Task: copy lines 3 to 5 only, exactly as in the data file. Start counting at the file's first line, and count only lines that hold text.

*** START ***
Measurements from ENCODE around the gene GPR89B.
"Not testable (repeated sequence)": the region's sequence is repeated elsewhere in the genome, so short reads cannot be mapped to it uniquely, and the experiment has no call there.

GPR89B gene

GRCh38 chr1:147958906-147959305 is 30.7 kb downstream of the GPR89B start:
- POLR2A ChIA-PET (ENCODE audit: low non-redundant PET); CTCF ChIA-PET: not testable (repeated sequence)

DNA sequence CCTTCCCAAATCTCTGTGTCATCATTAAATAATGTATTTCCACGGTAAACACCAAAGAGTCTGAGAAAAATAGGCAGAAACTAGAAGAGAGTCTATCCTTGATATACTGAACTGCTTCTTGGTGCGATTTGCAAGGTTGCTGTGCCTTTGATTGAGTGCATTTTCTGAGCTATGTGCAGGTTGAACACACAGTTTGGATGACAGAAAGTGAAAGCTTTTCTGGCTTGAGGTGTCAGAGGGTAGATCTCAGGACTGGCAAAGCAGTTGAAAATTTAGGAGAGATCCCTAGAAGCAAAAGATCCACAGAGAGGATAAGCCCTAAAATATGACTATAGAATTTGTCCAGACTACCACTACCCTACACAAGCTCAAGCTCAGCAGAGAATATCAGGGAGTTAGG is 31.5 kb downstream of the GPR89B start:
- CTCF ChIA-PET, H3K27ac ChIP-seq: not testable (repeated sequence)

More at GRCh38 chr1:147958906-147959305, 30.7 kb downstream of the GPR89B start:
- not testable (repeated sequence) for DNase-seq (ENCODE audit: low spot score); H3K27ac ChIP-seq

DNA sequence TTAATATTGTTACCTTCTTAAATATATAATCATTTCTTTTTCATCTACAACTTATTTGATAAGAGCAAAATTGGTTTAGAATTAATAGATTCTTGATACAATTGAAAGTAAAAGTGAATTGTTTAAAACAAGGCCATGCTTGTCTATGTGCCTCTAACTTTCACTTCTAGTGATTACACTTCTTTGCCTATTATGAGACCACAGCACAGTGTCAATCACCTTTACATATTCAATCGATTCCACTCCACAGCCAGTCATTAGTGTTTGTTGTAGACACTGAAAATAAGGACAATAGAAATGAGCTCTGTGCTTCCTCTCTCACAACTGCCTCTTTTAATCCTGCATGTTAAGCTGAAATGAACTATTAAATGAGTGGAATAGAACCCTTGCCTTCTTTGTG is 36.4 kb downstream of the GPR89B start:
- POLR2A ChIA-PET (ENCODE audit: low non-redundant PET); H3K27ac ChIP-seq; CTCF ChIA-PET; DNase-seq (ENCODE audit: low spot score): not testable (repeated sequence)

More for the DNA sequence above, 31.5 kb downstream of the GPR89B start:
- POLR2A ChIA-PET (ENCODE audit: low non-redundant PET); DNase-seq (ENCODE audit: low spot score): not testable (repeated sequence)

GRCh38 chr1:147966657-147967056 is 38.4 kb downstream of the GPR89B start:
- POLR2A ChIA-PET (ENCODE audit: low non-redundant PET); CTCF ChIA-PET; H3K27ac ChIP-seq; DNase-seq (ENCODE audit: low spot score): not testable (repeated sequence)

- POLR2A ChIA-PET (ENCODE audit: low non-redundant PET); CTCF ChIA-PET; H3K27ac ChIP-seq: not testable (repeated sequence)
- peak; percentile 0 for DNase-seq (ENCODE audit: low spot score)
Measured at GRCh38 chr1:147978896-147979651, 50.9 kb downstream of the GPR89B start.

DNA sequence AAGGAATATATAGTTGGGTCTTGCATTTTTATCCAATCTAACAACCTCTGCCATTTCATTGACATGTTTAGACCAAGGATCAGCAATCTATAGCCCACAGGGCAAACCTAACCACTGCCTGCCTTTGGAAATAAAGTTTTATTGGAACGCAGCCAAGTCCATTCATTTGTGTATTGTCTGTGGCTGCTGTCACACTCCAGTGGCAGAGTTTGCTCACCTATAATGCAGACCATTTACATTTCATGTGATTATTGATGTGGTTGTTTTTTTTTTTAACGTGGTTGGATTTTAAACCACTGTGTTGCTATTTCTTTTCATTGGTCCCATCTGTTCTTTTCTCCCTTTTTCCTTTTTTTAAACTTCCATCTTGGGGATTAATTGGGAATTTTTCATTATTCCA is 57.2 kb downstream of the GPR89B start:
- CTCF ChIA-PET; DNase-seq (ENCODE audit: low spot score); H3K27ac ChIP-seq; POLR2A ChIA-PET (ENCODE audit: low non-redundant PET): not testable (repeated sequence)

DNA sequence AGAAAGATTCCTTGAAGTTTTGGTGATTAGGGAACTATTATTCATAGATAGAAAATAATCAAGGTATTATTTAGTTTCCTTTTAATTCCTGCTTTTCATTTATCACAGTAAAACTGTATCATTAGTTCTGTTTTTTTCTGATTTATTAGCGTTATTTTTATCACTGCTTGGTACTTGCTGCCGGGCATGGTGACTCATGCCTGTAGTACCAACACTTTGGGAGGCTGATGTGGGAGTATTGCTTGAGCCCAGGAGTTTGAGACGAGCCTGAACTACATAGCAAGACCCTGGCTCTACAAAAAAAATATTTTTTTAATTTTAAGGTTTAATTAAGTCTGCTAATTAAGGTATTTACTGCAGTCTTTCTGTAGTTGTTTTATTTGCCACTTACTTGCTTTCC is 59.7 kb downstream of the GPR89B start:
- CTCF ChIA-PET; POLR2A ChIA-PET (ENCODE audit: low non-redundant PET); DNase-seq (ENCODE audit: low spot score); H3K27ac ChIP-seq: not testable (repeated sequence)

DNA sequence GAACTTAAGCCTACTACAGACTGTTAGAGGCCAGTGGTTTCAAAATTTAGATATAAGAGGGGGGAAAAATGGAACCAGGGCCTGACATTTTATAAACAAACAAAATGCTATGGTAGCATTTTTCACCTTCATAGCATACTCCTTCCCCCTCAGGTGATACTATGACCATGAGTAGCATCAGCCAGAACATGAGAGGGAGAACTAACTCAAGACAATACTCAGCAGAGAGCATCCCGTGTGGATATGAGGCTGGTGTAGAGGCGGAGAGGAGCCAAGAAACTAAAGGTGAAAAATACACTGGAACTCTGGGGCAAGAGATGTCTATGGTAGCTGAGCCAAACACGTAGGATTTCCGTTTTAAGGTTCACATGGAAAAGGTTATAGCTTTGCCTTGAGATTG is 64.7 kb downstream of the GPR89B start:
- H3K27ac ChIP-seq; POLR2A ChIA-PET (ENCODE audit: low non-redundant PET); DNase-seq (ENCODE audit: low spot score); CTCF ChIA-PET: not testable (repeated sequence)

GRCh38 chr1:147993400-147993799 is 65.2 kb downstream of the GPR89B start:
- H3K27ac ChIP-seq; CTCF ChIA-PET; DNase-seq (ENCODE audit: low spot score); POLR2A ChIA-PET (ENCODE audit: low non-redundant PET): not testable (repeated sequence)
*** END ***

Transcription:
GPR89B gene

GRCh38 chr1:147958906-147959305 is 30.7 kb downstream of the GPR89B start:
- POLR2A ChIA-PET (ENCODE audit: low non-redundant PET); CTCF ChIA-PET: not testable (repeated sequence)